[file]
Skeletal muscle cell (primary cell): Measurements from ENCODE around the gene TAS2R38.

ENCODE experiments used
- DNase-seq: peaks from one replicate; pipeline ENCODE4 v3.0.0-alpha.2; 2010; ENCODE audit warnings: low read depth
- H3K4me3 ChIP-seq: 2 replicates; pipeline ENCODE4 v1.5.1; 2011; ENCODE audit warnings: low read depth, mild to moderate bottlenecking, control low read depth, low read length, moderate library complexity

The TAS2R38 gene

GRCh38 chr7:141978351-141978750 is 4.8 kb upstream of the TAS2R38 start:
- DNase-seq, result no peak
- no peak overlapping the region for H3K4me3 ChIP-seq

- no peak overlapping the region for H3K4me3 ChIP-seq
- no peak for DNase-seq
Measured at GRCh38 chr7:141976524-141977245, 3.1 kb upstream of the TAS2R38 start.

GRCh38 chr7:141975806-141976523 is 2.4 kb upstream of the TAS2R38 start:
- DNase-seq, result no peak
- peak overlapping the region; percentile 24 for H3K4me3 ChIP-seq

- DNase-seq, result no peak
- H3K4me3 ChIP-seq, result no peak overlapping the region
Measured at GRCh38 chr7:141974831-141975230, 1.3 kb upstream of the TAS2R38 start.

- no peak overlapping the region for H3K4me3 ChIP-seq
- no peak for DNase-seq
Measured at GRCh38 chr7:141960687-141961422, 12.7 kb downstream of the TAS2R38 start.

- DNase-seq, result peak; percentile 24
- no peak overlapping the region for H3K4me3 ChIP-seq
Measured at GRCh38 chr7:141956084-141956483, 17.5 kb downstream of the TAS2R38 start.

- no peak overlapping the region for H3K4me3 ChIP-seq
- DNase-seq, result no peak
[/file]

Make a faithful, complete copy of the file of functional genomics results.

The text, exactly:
Skeletal muscle cell (primary cell): Measurements from ENCODE around the gene TAS2R38.

ENCODE experiments used
- DNase-seq: peaks from one replicate; pipeline ENCODE4 v3.0.0-alpha.2; 2010; ENCODE audit warnings: low read depth
- H3K4me3 ChIP-seq: 2 replicates; pipeline ENCODE4 v1.5.1; 2011; ENCODE audit warnings: low read depth, mild to moderate bottlenecking, control low read depth, low read length, moderate library complexity

The TAS2R38 gene

GRCh38 chr7:141978351-141978750 is 4.8 kb upstream of the TAS2R38 start:
- DNase-seq, result no peak
- no peak overlapping the region for H3K4me3 ChIP-seq

- no peak overlapping the region for H3K4me3 ChIP-seq
- no peak for DNase-seq
Measured at GRCh38 chr7:141976524-141977245, 3.1 kb upstream of the TAS2R38 start.

GRCh38 chr7:141975806-141976523 is 2.4 kb upstream of the TAS2R38 start:
- DNase-seq, result no peak
- peak overlapping the region; percentile 24 for H3K4me3 ChIP-seq

- DNase-seq, result no peak
- H3K4me3 ChIP-seq, result no peak overlapping the region
Measured at GRCh38 chr7:141974831-141975230, 1.3 kb upstream of the TAS2R38 start.

- no peak overlapping the region for H3K4me3 ChIP-seq
- no peak for DNase-seq
Measured at GRCh38 chr7:141960687-141961422, 12.7 kb downstream of the TAS2R38 start.

- DNase-seq, result peak; percentile 24
- no peak overlapping the region for H3K4me3 ChIP-seq
Measured at GRCh38 chr7:141956084-141956483, 17.5 kb downstream of the TAS2R38 start.

- no peak overlapping the region for H3K4me3 ChIP-seq
- DNase-seq, result no peak